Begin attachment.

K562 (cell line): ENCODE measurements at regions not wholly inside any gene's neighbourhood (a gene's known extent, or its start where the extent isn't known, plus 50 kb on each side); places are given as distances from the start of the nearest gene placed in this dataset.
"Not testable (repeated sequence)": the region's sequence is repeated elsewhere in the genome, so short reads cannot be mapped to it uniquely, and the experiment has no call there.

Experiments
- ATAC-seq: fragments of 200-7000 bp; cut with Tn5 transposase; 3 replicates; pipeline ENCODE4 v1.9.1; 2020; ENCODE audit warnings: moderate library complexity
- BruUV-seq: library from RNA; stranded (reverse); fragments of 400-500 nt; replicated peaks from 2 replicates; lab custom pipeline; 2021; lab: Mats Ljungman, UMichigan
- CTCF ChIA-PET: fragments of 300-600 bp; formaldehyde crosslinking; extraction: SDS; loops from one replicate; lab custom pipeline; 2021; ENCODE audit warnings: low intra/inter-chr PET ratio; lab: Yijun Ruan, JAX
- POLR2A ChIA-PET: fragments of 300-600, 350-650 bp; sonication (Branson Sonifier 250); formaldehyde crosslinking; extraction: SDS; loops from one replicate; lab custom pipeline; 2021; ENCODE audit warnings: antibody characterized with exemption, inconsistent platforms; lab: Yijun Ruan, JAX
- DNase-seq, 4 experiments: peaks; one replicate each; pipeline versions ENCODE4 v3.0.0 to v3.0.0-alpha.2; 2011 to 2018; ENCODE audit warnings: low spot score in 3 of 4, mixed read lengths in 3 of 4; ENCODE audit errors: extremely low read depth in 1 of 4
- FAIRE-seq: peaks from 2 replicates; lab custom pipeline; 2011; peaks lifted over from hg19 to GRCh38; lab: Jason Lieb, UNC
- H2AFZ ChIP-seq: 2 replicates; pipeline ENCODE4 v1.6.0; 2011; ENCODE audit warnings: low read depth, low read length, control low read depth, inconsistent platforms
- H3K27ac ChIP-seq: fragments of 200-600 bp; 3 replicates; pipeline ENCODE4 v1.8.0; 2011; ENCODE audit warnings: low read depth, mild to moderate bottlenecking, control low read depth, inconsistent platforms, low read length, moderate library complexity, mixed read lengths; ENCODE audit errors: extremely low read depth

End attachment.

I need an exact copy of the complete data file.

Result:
K562 (cell line): ENCODE measurements at regions not wholly inside any gene's neighbourhood (a gene's known extent, or its start where the extent isn't known, plus 50 kb on each side); places are given as distances from the start of the nearest gene placed in this dataset.
"Not testable (repeated sequence)": the region's sequence is repeated elsewhere in the genome, so short reads cannot be mapped to it uniquely, and the experiment has no call there.

Experiments
- ATAC-seq: fragments of 200-7000 bp; cut with Tn5 transposase; 3 replicates; pipeline ENCODE4 v1.9.1; 2020; ENCODE audit warnings: moderate library complexity
- BruUV-seq: library from RNA; stranded (reverse); fragments of 400-500 nt; replicated peaks from 2 replicates; lab custom pipeline; 2021; lab: Mats Ljungman, UMichigan
- CTCF ChIA-PET: fragments of 300-600 bp; formaldehyde crosslinking; extraction: SDS; loops from one replicate; lab custom pipeline; 2021; ENCODE audit warnings: low intra/inter-chr PET ratio; lab: Yijun Ruan, JAX
- POLR2A ChIA-PET: fragments of 300-600, 350-650 bp; sonication (Branson Sonifier 250); formaldehyde crosslinking; extraction: SDS; loops from one replicate; lab custom pipeline; 2021; ENCODE audit warnings: antibody characterized with exemption, inconsistent platforms; lab: Yijun Ruan, JAX
- DNase-seq, 4 experiments: peaks; one replicate each; pipeline versions ENCODE4 v3.0.0 to v3.0.0-alpha.2; 2011 to 2018; ENCODE audit warnings: low spot score in 3 of 4, mixed read lengths in 3 of 4; ENCODE audit errors: extremely low read depth in 1 of 4
- FAIRE-seq: peaks from 2 replicates; lab custom pipeline; 2011; peaks lifted over from hg19 to GRCh38; lab: Jason Lieb, UNC
- H2AFZ ChIP-seq: 2 replicates; pipeline ENCODE4 v1.6.0; 2011; ENCODE audit warnings: low read depth, low read length, control low read depth, inconsistent platforms
- H3K27ac ChIP-seq: fragments of 200-600 bp; 3 replicates; pipeline ENCODE4 v1.8.0; 2011; ENCODE audit warnings: low read depth, mild to moderate bottlenecking, control low read depth, inconsistent platforms, low read length, moderate library complexity, mixed read lengths; ENCODE audit errors: extremely low read depth